“Osama Bin Laden plied all the demonstrators with drugs and alcohol.”

Muammar al-Gaddafi

Bin Laden thinks to himself: compliments are lovely.


We live in a world of excess. Too much of everything and not enough of too little. So, to find a place that find places for all the things people don’t want anymore is a pretty amazing venture.

Scrapstore is run by Gary King. I’ve only met him once but he radiates belief. His warehouse in the Clay Hills of St Austell, Cornwall is rammed full of orphaned stuff. He also runs sister sites in Liskeard and Pool, near Redruth. The stories behind the stock are almost as fascinating as the stock itself. But I’ll leave those anecdotes up to Gary as he tells them better than words on a page every could.

Scrapstore makes you re-evaluate products and processes. Scrapstore makes you think about the idiocy of ownership.  Scrapstore makes you grateful that everything here isn’t underground in bin liners.

I’m off for my second pilgrimage tomorrow and I told Gary I’d write about his brilliant enterprise. Hopefully someone, somewhere will read this and think twice before they next bin or buy.


It’s rare that I plug anything in this blog, but today I owe a few people in lieu of this:


Over the past 6 months, it has absorbed a lot of my life, but so much more of Matt & Sasha’s lives, the twosome to whom this post goes out to tonight.

If you are anywhere near Cornwall, come. Track down one of 15 shipping containers hiding in the county and wander inside. Each crate contains an installation by a local artist or designer of a subject nominated by figureheads within the worlds of design, culture and academia. As far as I know, there is no money to be won, but there is an emotional pot of gold at the end of each rainbow. If you’re local, your heart may thump with pride. If you’re not, you might go oh-wow. Either way, you will leave the scene with a different mood.

As this week unravels, these rusty old crates will become less shy within the Cornish landscape as they receive a lick of love something like this: da-naaa.

So, if you like the look of the wrapping, seek the show inside. For the record, this particular show was nominated by Margaret Howell.
Thanks for venturing.


She wasn’t the smartest girl, but she was lucky. It was luck that drove her onto the game show, the first of its kind to offer up as a prize, intelligence or money. Now, she got by, paid the rent, brought up her kids, went out when kids allowed. But comfortable? No.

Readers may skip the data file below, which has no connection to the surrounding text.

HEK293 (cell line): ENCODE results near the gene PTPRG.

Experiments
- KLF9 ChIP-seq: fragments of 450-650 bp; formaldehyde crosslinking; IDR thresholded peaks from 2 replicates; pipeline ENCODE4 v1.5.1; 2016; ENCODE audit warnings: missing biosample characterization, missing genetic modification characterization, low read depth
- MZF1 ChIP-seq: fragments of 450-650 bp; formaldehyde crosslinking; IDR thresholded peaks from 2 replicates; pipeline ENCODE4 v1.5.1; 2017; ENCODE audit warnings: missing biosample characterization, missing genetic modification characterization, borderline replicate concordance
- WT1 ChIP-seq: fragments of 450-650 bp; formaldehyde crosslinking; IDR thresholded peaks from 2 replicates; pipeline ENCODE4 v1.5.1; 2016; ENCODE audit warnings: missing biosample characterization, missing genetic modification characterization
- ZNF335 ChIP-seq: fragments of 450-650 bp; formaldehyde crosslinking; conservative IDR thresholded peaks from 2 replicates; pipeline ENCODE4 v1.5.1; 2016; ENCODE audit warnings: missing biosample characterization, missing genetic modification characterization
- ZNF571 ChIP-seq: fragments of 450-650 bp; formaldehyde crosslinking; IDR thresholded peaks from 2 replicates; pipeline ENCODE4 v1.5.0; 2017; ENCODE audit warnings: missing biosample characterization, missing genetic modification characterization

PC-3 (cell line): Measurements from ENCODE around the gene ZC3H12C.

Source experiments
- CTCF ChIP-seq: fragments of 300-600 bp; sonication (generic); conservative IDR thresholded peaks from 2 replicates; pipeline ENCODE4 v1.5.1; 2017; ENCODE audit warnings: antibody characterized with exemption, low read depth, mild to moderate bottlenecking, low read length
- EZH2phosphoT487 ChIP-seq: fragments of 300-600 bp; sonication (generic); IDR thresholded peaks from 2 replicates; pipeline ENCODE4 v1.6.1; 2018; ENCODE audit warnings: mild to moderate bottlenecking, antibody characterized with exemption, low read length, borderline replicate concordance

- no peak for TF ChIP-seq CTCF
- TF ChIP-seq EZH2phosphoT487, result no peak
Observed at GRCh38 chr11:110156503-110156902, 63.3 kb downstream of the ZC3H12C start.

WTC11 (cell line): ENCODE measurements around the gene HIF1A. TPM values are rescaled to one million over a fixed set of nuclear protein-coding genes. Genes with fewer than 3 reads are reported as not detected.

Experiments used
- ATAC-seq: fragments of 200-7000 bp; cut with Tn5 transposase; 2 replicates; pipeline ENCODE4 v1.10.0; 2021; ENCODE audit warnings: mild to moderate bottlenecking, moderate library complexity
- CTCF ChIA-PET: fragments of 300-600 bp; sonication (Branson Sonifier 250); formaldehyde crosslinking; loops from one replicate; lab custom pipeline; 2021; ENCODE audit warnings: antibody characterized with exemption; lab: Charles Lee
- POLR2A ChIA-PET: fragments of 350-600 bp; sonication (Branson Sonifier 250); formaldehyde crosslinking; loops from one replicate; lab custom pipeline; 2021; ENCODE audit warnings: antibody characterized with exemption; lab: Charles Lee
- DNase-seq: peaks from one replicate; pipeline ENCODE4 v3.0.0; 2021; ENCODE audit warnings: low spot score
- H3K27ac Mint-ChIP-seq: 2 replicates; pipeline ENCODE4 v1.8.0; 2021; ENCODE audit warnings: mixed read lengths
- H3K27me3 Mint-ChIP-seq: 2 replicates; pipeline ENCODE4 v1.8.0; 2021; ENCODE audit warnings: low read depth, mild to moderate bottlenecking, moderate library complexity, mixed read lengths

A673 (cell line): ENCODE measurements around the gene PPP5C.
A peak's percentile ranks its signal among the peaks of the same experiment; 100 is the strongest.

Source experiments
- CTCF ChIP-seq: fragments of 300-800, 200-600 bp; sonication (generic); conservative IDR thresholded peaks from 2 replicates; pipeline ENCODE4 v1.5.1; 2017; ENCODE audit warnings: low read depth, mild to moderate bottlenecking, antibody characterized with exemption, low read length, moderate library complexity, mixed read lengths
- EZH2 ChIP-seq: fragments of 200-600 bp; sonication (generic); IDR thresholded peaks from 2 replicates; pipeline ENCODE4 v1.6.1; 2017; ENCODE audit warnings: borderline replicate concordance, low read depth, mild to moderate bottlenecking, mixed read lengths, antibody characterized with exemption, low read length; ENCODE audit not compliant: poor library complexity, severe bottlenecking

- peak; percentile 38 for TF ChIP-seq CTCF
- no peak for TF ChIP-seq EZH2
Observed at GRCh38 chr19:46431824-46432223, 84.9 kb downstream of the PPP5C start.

As with all soft, rich quiz shows, choice bailed her out. Every question was alien to her, from the toughest to the opener. She guessed her socks off and nailed the lot. In fifteen years of broadcast, no-one had ever taken the implant, dismissing it as a ratings stunt.

When she choose the cash by judgement rather than luck, they tried to renege. It went to high court. She won and they were forced to operate on/in her perfectly normal head. After several weeks of indifference, she wrote a screenplay that brought down Hollywood. Sadly, we’ll all have to wait until 2014 to see it.


Ad lib is easier with your eyes shut. Try it. Really. Now. Go on. Leave the room if necessary and practice, but open them before you walk back in as that architrave looks nasty.

Now, the method. Let all hell break loose within your vocal range and make a song up on the spot and sing it at the top of your voice, however painful your voice may be. Blackouts help concentration by augmenting your lazier senses. It also helps to be free of visual distraction such as gawping faces.

Sure, that first verse is on a par with gargling firelighters, but it will come. It will. And once you’re there, in the zone of rhyme and tone, the lyrics will dance your tongue the way of the Dervish.

Of course, you can’t legislate for the audience and their reaction. You might provoke a standup career on youtube, or you might just elicit the kind of response I got from my daughter tonight:

I really do hate your songs Dad


How do you sign off a letter? Not an email, a letter. Remember those flesh and blood expressions of humanity before ‘the internet came along and sucked the life out of everything fresh’ (Sandra Bernhard)?